Kent

Maidstone CAB 'wins 95% of work test benefit appeals'

  • 31 August 2012
  • From the section Kent
Wheelchair user
Image caption The government wants to reduce the number of long-term claimants of incapacity benefit

Dozens of people told they would lose benefits as they were "fit for work" have successfully appealed, Kent's biggest Citizens Advice Bureau says.

Advisers in Maidstone say 95% of those seeking their help won their cases.

They are urging reforms to the way ill-health and disability are assessed for employment support allowance (ESA), which is replacing incapacity benefit.

Those deemed unable to work at all get the highest ESA rate while those "fit for work" get jobseeker's allowance.

The government is reassessing all 2.6 million people on incapacity benefit and ESA by 2014 to get more people into work and reduce welfare bills.

'Treated like cattle'

It says the 800,000 people who claimed ESA in the UK in the year to April were paid £3.7bn. In Kent, £47m was paid out in the benefit the year before.

Pete Sayonas from Maidstone CAB said the concept of the assessment was "very positive" for people with sickness and disability, as they had been excluded from everyday activities for too long.

But he added: "My concern is that because of welfare reform - £18bn was announced is going to be cut off the welfare bill - a lot of the decisions being made are more for that, rather than the actual person's ability to be fit for work in the system's eyes."

Dave Willoughby, from Sevenoaks, had an operation a year ago for a severe back problem and was wrongly assessed as being fit for work before he successfully appealed.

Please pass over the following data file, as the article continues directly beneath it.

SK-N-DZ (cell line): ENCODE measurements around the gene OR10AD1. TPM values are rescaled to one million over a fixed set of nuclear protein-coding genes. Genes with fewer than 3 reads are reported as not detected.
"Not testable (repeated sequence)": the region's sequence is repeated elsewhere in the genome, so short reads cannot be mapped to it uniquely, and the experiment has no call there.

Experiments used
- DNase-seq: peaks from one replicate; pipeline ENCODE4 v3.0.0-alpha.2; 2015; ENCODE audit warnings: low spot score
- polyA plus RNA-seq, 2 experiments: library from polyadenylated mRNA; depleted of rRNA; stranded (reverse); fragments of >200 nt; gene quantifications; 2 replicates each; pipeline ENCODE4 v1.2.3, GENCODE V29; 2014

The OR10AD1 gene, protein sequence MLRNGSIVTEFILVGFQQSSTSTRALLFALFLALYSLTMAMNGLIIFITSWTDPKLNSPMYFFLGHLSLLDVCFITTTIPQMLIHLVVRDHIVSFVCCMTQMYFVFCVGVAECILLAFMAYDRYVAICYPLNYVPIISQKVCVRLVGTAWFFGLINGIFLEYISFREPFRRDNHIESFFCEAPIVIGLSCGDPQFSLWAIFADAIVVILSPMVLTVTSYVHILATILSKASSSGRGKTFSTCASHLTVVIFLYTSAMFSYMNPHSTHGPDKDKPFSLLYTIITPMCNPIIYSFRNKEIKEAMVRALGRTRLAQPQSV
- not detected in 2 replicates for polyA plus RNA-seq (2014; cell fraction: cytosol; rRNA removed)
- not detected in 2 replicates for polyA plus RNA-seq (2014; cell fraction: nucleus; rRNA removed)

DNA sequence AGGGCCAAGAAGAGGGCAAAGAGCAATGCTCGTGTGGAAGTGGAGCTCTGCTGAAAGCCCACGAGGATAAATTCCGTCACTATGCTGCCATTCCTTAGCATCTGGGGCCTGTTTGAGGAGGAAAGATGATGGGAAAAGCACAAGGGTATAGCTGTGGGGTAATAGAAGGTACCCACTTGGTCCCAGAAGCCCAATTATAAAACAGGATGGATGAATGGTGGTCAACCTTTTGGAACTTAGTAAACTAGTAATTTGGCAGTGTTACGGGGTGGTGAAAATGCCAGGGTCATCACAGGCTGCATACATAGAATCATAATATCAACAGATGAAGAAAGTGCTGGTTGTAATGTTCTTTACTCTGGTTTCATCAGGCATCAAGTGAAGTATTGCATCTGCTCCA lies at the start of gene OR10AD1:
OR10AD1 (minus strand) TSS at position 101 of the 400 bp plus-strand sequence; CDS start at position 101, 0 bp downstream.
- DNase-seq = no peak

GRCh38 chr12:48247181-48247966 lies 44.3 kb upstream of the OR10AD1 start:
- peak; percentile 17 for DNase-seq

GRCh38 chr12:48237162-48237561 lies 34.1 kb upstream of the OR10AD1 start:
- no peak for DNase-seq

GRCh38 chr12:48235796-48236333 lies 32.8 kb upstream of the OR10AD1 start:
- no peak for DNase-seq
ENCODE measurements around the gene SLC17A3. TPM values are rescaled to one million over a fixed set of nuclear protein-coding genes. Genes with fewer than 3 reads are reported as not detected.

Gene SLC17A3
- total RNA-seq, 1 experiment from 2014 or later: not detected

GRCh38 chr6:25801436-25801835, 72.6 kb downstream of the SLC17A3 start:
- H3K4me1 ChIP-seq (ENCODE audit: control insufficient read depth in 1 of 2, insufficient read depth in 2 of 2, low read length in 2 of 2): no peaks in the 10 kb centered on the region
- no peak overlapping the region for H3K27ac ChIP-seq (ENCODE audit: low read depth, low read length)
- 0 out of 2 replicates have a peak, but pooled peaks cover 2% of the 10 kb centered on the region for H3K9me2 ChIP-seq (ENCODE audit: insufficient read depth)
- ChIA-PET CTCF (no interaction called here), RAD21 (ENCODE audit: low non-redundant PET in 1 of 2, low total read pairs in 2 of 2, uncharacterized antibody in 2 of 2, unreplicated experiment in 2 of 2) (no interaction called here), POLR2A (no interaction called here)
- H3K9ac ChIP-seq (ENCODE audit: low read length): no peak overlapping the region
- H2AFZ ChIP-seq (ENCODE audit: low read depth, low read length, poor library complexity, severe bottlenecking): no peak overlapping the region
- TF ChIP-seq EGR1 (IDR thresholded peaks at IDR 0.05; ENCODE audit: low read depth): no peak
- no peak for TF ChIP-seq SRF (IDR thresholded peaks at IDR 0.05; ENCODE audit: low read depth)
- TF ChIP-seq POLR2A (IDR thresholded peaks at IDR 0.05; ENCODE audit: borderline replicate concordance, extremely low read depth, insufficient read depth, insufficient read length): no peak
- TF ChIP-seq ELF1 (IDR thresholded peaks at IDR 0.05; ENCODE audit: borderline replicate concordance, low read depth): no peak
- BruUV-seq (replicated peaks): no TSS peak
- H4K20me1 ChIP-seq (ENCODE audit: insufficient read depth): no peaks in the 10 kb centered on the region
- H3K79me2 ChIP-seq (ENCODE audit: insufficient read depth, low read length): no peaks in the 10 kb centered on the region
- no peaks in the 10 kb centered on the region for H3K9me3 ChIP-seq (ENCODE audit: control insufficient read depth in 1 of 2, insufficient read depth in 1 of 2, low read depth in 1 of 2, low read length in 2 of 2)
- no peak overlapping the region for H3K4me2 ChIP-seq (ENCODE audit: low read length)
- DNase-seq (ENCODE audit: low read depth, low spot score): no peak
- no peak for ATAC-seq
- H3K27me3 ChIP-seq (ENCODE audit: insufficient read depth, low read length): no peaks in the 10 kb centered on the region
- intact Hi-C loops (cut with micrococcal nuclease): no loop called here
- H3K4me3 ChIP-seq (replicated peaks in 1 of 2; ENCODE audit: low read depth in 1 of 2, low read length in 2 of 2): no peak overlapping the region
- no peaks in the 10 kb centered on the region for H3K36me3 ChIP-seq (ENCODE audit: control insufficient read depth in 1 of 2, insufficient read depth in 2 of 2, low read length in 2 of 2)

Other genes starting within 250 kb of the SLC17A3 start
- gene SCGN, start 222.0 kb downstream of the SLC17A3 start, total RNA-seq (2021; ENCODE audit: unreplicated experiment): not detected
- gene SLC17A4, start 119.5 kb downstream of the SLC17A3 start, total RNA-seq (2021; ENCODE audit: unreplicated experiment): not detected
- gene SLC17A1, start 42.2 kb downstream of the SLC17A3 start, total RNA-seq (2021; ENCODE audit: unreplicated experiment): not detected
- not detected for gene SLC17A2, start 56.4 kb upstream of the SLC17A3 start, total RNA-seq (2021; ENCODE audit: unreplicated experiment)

"I can see where they're coming from, that there are people flogging the system for what they can get," he said.

"I just think the way they go about it and the way they treat you and talk to you is just not very personal and not very nice.

"They think you're all trying to fiddle the system when there's people out there who are genuinely ill and not available to work, and they just treat you like cattle."

Campaigners say the disabled population has become stigmatised by the new system.

But the Department for Work and Pensions said in a statement it had considerably improved the assessment process since 2010.

"We have made progress in giving people a more tailored and personal service and as a result we are seeing an increase in the number of severely disabled people being given long-term unconditional support," it said.

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